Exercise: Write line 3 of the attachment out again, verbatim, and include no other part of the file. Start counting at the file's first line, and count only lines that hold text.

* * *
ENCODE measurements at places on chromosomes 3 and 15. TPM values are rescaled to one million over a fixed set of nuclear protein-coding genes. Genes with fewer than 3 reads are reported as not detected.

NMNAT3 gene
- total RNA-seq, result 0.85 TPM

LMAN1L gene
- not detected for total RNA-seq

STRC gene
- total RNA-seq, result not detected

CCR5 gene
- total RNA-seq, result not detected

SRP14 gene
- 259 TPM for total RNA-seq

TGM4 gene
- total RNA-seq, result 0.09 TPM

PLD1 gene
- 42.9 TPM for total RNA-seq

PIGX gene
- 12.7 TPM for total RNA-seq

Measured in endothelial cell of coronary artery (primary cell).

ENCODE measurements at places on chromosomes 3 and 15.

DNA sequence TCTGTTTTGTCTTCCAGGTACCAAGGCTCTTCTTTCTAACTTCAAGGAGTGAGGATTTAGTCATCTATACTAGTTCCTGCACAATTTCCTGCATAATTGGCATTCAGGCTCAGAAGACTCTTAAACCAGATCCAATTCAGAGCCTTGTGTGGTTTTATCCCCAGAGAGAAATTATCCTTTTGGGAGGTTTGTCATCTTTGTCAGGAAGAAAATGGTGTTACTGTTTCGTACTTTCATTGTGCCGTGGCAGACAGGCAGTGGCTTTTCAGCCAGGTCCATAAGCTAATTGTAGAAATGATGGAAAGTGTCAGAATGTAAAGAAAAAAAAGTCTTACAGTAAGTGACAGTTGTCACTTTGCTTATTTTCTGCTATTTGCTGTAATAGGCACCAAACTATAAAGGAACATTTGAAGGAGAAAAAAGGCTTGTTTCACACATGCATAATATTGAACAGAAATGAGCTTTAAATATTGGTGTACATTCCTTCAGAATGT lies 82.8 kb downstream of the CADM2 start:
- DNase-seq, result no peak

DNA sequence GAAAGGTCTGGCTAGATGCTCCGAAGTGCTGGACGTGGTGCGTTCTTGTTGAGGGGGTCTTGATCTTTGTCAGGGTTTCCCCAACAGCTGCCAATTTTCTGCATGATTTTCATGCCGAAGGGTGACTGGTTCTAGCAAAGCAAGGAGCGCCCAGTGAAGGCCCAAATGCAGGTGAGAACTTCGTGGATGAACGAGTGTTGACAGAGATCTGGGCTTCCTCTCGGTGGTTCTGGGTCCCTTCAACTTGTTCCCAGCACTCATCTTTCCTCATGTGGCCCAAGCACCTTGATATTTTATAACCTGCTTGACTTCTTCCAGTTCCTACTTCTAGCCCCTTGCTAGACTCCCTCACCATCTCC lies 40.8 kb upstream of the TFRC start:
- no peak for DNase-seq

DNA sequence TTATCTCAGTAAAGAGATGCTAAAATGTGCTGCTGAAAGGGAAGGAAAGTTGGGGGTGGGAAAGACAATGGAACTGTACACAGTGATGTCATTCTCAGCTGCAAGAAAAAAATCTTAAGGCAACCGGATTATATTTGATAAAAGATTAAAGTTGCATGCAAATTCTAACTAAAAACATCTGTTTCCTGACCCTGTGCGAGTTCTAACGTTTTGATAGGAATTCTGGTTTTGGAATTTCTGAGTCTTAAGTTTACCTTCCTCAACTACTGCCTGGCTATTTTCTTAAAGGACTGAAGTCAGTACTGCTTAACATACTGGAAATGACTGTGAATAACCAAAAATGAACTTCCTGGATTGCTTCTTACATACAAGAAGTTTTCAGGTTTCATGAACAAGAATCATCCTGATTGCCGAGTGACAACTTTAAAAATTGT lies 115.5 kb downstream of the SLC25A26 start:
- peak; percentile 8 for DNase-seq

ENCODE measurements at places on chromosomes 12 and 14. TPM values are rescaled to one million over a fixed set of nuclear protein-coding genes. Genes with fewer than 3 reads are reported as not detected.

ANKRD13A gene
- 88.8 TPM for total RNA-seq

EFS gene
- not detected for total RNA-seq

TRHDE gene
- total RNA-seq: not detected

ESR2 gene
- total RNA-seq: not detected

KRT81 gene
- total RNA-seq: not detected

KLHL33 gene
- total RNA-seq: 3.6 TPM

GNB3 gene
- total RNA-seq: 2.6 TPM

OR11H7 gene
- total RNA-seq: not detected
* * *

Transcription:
- total RNA-seq, result 0.85 TPM